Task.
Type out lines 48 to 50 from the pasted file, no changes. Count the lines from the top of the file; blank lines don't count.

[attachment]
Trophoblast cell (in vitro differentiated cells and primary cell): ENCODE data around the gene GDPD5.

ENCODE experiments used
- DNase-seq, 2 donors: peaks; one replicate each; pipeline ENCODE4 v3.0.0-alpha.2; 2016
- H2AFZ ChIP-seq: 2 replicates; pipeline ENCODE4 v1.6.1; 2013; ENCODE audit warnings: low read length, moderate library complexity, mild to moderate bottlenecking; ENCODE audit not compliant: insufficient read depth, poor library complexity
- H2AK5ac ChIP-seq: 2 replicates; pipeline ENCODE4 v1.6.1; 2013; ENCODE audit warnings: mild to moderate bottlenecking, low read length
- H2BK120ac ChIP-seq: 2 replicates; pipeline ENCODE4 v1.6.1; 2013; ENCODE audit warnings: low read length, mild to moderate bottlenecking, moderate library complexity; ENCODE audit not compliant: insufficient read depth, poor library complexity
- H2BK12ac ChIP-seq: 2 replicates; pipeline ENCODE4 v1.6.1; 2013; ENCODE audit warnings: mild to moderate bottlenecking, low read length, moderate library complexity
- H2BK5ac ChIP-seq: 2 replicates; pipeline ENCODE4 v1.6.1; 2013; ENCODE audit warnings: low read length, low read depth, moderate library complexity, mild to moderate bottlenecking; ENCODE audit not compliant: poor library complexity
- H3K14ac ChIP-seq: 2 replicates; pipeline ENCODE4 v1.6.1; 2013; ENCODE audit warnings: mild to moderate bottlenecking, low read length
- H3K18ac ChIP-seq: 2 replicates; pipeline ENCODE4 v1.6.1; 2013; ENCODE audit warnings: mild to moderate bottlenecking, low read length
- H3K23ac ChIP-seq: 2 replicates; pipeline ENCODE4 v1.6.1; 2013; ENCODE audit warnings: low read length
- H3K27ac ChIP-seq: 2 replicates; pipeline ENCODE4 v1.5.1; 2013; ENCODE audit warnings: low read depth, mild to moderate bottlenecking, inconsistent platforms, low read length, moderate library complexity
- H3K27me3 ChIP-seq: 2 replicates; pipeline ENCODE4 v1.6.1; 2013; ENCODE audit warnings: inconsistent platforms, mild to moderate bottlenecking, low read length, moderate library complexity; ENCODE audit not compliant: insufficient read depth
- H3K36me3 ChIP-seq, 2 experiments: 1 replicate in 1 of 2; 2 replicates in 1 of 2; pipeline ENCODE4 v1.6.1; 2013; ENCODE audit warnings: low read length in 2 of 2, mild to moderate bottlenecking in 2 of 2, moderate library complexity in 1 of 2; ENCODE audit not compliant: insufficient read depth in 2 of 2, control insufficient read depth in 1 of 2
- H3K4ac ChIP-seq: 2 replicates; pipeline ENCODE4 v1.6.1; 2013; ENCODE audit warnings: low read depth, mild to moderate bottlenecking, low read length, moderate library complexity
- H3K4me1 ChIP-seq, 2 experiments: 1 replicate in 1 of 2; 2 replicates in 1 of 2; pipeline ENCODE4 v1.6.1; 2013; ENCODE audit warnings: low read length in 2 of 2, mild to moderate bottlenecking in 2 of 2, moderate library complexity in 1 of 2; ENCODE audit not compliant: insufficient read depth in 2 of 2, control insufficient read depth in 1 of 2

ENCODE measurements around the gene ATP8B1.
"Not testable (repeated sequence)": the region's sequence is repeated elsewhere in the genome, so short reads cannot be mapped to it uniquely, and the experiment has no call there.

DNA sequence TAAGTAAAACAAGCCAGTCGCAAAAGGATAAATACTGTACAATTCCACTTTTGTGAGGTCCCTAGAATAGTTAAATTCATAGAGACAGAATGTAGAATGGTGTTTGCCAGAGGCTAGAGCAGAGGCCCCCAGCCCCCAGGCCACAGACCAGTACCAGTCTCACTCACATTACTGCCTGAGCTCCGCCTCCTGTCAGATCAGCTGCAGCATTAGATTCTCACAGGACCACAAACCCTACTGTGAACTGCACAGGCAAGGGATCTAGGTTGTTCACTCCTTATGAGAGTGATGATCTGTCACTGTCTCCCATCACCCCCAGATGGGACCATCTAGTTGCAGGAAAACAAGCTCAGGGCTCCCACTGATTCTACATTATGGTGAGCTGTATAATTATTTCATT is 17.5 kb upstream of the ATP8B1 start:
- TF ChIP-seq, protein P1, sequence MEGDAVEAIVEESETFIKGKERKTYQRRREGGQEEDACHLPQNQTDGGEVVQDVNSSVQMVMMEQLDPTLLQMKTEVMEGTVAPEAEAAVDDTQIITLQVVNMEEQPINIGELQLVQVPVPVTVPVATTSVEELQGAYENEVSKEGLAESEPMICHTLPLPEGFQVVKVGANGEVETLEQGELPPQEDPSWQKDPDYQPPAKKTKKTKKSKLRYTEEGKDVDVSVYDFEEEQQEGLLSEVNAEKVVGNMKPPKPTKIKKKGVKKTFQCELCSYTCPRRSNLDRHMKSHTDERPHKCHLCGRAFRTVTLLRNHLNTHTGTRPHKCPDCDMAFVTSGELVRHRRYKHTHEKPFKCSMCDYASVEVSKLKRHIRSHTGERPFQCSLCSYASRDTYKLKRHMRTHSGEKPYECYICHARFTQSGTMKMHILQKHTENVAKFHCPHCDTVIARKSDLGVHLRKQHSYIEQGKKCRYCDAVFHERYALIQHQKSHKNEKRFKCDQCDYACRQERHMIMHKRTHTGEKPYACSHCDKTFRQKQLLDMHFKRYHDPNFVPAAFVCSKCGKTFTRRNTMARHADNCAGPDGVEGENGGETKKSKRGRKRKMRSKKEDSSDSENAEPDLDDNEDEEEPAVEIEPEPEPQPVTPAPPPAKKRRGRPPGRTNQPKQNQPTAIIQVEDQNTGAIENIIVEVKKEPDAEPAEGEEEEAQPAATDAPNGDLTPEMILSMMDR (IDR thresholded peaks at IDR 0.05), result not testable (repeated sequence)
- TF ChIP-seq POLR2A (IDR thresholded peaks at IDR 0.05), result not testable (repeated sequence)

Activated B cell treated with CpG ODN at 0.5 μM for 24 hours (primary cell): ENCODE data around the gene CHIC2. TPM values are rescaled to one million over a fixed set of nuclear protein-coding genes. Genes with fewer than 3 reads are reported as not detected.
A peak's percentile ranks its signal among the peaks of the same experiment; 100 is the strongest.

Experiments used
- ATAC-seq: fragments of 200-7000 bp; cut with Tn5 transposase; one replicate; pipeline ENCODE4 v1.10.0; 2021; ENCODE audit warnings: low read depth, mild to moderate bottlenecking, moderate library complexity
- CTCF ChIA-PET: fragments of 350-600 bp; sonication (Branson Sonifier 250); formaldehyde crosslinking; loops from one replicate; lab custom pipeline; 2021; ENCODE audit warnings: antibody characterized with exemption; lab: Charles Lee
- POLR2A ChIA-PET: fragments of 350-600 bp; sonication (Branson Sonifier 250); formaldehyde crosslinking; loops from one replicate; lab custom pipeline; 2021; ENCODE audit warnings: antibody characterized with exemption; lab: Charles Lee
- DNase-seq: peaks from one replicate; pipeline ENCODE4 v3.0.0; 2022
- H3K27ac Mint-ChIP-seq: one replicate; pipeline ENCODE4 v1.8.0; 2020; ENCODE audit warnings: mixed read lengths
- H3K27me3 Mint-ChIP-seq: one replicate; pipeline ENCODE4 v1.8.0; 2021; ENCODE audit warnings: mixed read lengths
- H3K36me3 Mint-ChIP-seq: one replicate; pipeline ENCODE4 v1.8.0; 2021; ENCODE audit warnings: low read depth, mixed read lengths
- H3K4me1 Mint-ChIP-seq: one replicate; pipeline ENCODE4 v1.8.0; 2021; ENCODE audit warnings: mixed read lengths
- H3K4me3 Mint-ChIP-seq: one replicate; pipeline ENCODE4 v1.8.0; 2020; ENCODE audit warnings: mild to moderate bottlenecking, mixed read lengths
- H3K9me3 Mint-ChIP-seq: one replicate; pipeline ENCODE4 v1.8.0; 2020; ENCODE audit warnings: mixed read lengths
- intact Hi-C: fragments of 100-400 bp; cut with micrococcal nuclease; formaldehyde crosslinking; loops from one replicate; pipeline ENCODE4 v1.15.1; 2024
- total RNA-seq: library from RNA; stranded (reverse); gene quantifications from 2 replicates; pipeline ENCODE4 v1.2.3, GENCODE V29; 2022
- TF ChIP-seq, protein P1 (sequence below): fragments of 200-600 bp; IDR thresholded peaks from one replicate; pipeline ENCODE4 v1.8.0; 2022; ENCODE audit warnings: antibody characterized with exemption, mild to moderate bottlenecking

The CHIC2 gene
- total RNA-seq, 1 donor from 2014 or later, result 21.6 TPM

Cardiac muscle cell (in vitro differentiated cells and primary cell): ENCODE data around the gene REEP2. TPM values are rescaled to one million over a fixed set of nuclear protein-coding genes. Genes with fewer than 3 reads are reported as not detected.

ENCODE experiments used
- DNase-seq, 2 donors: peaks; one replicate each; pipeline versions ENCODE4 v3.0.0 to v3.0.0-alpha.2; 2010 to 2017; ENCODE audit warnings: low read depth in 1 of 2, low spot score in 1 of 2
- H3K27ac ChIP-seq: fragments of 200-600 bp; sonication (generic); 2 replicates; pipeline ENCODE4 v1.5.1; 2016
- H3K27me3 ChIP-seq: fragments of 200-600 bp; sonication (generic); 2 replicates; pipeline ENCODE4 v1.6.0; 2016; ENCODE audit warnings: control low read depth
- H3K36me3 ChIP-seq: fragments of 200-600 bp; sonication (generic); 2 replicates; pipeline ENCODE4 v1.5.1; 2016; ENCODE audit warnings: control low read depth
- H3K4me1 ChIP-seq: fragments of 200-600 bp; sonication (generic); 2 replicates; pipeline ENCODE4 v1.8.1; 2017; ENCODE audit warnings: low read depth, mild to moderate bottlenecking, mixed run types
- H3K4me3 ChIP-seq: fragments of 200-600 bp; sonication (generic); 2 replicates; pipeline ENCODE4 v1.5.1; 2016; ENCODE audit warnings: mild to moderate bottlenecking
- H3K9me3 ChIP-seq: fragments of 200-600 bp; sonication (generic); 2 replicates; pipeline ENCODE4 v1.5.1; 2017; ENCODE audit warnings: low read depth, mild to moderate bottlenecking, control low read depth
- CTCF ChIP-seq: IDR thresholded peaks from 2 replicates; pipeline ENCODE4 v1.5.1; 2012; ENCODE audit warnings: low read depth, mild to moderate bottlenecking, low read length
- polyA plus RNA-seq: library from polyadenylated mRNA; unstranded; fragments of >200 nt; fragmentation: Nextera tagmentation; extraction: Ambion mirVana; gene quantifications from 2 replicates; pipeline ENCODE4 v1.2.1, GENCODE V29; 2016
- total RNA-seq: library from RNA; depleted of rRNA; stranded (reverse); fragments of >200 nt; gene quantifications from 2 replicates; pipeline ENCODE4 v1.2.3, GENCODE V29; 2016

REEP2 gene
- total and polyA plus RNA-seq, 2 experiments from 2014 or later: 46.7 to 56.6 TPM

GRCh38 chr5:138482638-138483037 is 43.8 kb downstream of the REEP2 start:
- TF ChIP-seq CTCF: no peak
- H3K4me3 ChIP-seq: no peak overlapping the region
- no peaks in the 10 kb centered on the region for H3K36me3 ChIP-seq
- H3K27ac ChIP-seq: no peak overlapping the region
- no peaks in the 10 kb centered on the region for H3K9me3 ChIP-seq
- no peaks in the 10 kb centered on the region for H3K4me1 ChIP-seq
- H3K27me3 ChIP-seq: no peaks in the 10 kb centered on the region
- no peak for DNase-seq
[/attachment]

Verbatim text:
- H3K9me3 ChIP-seq: fragments of 200-600 bp; sonication (generic); 2 replicates; pipeline ENCODE4 v1.5.1; 2017; ENCODE audit warnings: low read depth, mild to moderate bottlenecking, control low read depth
- CTCF ChIP-seq: IDR thresholded peaks from 2 replicates; pipeline ENCODE4 v1.5.1; 2012; ENCODE audit warnings: low read depth, mild to moderate bottlenecking, low read length
- polyA plus RNA-seq: library from polyadenylated mRNA; unstranded; fragments of >200 nt; fragmentation: Nextera tagmentation; extraction: Ambion mirVana; gene quantifications from 2 replicates; pipeline ENCODE4 v1.2.1, GENCODE V29; 2016